The job of a first responder is a difficult one. Whether you are one of the first to arrive on the scene of an accident as a police officer, EMT or firefighter, or you are an emergency room physician or a member of the military, you have probably seen some disturbing, tragic and frightening things during your career. You may even be exposed to dangerous and traumatic situations. You and other California first responders should understand the psychological risks that come with the job.
According to Psychology Today, first responders are highly likely to suffer from any number of psychological disorders, ranging from depression and anxiety to post-traumatic stress disorder. As you can imagine, psychological injuries can take a toll on your health, both mentally and physically. First responders often experience the following issues resulting from the stress of their jobs:
- Worry, anger and guilt about what they may encounter next and how they react to it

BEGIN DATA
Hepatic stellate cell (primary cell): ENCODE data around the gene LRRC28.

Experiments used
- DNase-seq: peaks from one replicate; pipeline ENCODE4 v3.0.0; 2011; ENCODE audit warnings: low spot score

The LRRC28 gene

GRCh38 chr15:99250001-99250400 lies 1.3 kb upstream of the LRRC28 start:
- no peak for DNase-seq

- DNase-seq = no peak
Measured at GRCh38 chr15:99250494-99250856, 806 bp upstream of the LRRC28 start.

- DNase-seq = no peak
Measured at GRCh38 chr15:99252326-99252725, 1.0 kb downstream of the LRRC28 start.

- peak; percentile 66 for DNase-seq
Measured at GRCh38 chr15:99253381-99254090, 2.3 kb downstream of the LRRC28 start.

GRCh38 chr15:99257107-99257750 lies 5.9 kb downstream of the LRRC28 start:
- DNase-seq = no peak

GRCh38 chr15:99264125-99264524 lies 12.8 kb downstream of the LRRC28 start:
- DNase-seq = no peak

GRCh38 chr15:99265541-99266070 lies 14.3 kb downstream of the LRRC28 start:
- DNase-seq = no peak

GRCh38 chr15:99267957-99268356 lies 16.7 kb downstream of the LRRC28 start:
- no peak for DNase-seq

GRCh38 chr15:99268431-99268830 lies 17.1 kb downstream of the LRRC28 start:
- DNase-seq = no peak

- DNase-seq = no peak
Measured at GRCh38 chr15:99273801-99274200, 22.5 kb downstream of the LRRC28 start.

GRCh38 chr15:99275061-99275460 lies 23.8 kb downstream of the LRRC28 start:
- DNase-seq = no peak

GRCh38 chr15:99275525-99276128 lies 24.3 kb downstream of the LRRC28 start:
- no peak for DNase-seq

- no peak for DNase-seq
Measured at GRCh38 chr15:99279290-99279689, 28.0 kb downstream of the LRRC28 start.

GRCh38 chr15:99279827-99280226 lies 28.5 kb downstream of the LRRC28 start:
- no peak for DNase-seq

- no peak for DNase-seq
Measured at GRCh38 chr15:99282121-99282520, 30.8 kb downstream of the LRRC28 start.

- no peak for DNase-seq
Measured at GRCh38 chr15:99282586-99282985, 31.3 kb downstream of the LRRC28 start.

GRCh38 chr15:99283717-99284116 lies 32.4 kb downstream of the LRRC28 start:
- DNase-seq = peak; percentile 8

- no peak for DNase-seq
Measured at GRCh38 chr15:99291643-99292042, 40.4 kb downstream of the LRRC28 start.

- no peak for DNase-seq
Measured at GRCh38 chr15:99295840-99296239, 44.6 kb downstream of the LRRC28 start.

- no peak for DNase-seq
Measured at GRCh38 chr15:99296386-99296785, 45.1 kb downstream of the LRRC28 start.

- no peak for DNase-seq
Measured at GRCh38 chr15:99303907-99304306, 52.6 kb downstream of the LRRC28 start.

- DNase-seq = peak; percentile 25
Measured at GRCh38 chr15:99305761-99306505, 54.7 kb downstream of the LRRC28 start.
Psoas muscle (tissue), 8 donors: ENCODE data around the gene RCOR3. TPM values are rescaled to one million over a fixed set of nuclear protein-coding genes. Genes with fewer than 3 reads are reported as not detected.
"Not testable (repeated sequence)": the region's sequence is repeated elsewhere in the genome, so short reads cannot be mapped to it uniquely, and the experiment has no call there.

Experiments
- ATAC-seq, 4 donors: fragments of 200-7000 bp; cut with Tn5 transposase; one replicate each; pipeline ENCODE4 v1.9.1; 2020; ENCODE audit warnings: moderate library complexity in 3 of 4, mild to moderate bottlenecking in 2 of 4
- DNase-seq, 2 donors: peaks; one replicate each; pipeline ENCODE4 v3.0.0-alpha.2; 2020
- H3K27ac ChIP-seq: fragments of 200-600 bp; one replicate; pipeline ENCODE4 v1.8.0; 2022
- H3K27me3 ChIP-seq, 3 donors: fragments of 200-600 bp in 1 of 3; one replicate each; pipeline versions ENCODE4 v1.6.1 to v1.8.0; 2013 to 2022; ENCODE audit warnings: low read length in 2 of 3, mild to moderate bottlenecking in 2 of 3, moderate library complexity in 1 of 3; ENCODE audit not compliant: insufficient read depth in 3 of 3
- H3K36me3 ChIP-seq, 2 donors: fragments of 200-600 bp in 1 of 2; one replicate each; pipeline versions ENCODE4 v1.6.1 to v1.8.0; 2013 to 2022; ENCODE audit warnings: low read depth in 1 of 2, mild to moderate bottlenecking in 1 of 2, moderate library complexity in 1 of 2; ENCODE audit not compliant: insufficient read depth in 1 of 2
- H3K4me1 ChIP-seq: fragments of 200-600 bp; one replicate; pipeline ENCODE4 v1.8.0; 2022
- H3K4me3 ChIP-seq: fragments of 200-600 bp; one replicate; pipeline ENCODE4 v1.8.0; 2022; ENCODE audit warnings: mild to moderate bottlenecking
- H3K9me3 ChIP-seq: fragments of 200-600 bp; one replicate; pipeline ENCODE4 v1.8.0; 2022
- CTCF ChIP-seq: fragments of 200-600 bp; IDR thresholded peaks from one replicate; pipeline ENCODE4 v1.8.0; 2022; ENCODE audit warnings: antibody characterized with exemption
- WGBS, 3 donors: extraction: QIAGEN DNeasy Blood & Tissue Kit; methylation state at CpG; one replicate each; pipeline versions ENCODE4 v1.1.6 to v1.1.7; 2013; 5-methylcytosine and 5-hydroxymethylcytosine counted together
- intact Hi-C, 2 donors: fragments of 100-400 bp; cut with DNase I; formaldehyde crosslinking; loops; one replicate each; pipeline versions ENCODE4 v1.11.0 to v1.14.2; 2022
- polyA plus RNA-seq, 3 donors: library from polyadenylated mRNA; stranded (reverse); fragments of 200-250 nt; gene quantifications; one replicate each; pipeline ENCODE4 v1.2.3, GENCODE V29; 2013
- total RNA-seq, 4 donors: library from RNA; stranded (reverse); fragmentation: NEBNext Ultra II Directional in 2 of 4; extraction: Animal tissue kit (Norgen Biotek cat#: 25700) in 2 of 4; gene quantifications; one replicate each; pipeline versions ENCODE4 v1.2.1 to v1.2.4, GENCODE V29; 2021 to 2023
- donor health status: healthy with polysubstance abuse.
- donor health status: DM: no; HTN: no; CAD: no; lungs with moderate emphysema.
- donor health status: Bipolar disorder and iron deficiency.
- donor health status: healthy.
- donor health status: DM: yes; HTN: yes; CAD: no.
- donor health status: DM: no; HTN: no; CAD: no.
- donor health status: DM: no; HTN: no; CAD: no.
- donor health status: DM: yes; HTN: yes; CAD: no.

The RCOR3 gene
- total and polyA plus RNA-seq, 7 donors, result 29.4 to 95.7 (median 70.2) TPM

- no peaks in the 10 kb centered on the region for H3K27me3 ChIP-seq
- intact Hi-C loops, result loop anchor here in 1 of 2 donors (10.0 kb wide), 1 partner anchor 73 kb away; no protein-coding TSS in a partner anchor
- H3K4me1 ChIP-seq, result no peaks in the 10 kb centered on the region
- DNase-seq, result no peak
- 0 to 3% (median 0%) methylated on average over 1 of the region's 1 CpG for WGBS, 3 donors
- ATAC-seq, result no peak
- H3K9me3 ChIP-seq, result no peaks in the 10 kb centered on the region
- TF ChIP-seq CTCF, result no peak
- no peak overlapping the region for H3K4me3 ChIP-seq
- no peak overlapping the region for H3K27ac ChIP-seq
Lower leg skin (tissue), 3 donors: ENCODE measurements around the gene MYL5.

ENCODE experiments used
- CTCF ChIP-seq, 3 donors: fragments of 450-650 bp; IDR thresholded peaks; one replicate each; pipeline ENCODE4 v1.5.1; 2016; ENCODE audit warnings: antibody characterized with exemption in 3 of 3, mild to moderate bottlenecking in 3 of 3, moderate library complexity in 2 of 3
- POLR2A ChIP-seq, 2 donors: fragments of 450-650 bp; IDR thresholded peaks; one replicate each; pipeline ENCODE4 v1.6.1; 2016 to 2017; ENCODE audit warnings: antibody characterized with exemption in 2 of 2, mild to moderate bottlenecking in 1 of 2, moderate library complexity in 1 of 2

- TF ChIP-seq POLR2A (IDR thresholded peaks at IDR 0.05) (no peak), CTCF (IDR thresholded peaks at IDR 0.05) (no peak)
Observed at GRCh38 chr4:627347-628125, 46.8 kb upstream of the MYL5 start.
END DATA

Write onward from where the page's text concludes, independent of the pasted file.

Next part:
- Feelings of hopelessness, loss of interest in things they enjoy, flashbacks and sleep issues
- Addiction to alcohol or other substances to cope with mental disturbances
- Physical symptoms, such as high blood pressure, joint pain and heart problems
It can also be difficult to address psychological injuries as a first responder. Your superiors and peers may downplay emotional trauma and explain it as just being part of the job. You might be told to toughen up or worry that you aren’t fit for your job if you begin to experience anxiety.
It can help to understand that anxiety and PTSD are normal responses to trauma, and you should be encouraged to seek help.